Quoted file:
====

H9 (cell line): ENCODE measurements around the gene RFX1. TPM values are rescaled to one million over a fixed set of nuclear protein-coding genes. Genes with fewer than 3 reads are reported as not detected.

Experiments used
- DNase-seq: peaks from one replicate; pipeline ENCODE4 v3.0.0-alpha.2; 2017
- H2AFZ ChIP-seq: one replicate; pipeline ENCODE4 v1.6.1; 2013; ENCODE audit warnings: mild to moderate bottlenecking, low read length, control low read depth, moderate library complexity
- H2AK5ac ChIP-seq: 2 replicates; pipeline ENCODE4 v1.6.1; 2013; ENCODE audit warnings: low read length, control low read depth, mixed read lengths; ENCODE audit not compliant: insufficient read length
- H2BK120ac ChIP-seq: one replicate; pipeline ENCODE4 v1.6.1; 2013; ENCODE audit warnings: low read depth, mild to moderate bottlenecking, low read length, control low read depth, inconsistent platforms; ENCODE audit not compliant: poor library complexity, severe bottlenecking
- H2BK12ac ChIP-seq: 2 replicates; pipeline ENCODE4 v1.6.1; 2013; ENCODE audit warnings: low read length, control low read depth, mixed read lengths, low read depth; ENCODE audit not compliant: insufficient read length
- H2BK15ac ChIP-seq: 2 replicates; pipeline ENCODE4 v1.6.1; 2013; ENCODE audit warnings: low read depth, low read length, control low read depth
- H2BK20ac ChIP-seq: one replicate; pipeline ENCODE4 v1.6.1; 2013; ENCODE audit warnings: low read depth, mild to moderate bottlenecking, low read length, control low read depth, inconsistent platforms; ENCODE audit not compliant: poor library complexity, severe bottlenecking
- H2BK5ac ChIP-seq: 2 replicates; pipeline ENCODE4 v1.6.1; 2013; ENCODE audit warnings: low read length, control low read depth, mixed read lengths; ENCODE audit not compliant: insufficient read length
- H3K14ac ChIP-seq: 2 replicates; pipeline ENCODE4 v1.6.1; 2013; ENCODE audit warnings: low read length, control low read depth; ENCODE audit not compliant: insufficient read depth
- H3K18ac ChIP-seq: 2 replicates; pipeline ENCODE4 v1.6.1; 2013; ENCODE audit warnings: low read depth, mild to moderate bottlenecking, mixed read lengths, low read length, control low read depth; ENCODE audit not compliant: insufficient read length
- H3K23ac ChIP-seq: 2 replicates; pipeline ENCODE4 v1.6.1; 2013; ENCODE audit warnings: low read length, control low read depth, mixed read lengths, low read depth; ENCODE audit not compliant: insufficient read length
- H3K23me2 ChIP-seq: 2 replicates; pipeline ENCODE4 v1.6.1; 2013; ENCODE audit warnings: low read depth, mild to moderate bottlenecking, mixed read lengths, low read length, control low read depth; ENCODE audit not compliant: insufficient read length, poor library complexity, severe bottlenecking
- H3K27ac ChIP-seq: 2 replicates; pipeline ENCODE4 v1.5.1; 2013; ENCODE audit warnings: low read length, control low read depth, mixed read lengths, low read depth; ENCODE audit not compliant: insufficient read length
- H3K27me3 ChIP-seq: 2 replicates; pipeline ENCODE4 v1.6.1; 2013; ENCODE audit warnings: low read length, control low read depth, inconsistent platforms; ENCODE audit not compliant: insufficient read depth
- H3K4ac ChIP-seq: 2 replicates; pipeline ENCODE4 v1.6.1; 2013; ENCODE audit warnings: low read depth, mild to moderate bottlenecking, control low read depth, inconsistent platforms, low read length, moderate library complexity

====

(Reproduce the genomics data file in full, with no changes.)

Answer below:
H9 (cell line): ENCODE measurements around the gene RFX1. TPM values are rescaled to one million over a fixed set of nuclear protein-coding genes. Genes with fewer than 3 reads are reported as not detected.

Experiments used
- DNase-seq: peaks from one replicate; pipeline ENCODE4 v3.0.0-alpha.2; 2017
- H2AFZ ChIP-seq: one replicate; pipeline ENCODE4 v1.6.1; 2013; ENCODE audit warnings: mild to moderate bottlenecking, low read length, control low read depth, moderate library complexity
- H2AK5ac ChIP-seq: 2 replicates; pipeline ENCODE4 v1.6.1; 2013; ENCODE audit warnings: low read length, control low read depth, mixed read lengths; ENCODE audit not compliant: insufficient read length
- H2BK120ac ChIP-seq: one replicate; pipeline ENCODE4 v1.6.1; 2013; ENCODE audit warnings: low read depth, mild to moderate bottlenecking, low read length, control low read depth, inconsistent platforms; ENCODE audit not compliant: poor library complexity, severe bottlenecking
- H2BK12ac ChIP-seq: 2 replicates; pipeline ENCODE4 v1.6.1; 2013; ENCODE audit warnings: low read length, control low read depth, mixed read lengths, low read depth; ENCODE audit not compliant: insufficient read length
- H2BK15ac ChIP-seq: 2 replicates; pipeline ENCODE4 v1.6.1; 2013; ENCODE audit warnings: low read depth, low read length, control low read depth
- H2BK20ac ChIP-seq: one replicate; pipeline ENCODE4 v1.6.1; 2013; ENCODE audit warnings: low read depth, mild to moderate bottlenecking, low read length, control low read depth, inconsistent platforms; ENCODE audit not compliant: poor library complexity, severe bottlenecking
- H2BK5ac ChIP-seq: 2 replicates; pipeline ENCODE4 v1.6.1; 2013; ENCODE audit warnings: low read length, control low read depth, mixed read lengths; ENCODE audit not compliant: insufficient read length
- H3K14ac ChIP-seq: 2 replicates; pipeline ENCODE4 v1.6.1; 2013; ENCODE audit warnings: low read length, control low read depth; ENCODE audit not compliant: insufficient read depth
- H3K18ac ChIP-seq: 2 replicates; pipeline ENCODE4 v1.6.1; 2013; ENCODE audit warnings: low read depth, mild to moderate bottlenecking, mixed read lengths, low read length, control low read depth; ENCODE audit not compliant: insufficient read length
- H3K23ac ChIP-seq: 2 replicates; pipeline ENCODE4 v1.6.1; 2013; ENCODE audit warnings: low read length, control low read depth, mixed read lengths, low read depth; ENCODE audit not compliant: insufficient read length
- H3K23me2 ChIP-seq: 2 replicates; pipeline ENCODE4 v1.6.1; 2013; ENCODE audit warnings: low read depth, mild to moderate bottlenecking, mixed read lengths, low read length, control low read depth; ENCODE audit not compliant: insufficient read length, poor library complexity, severe bottlenecking
- H3K27ac ChIP-seq: 2 replicates; pipeline ENCODE4 v1.5.1; 2013; ENCODE audit warnings: low read length, control low read depth, mixed read lengths, low read depth; ENCODE audit not compliant: insufficient read length
- H3K27me3 ChIP-seq: 2 replicates; pipeline ENCODE4 v1.6.1; 2013; ENCODE audit warnings: low read length, control low read depth, inconsistent platforms; ENCODE audit not compliant: insufficient read depth
- H3K4ac ChIP-seq: 2 replicates; pipeline ENCODE4 v1.6.1; 2013; ENCODE audit warnings: low read depth, mild to moderate bottlenecking, control low read depth, inconsistent platforms, low read length, moderate library complexity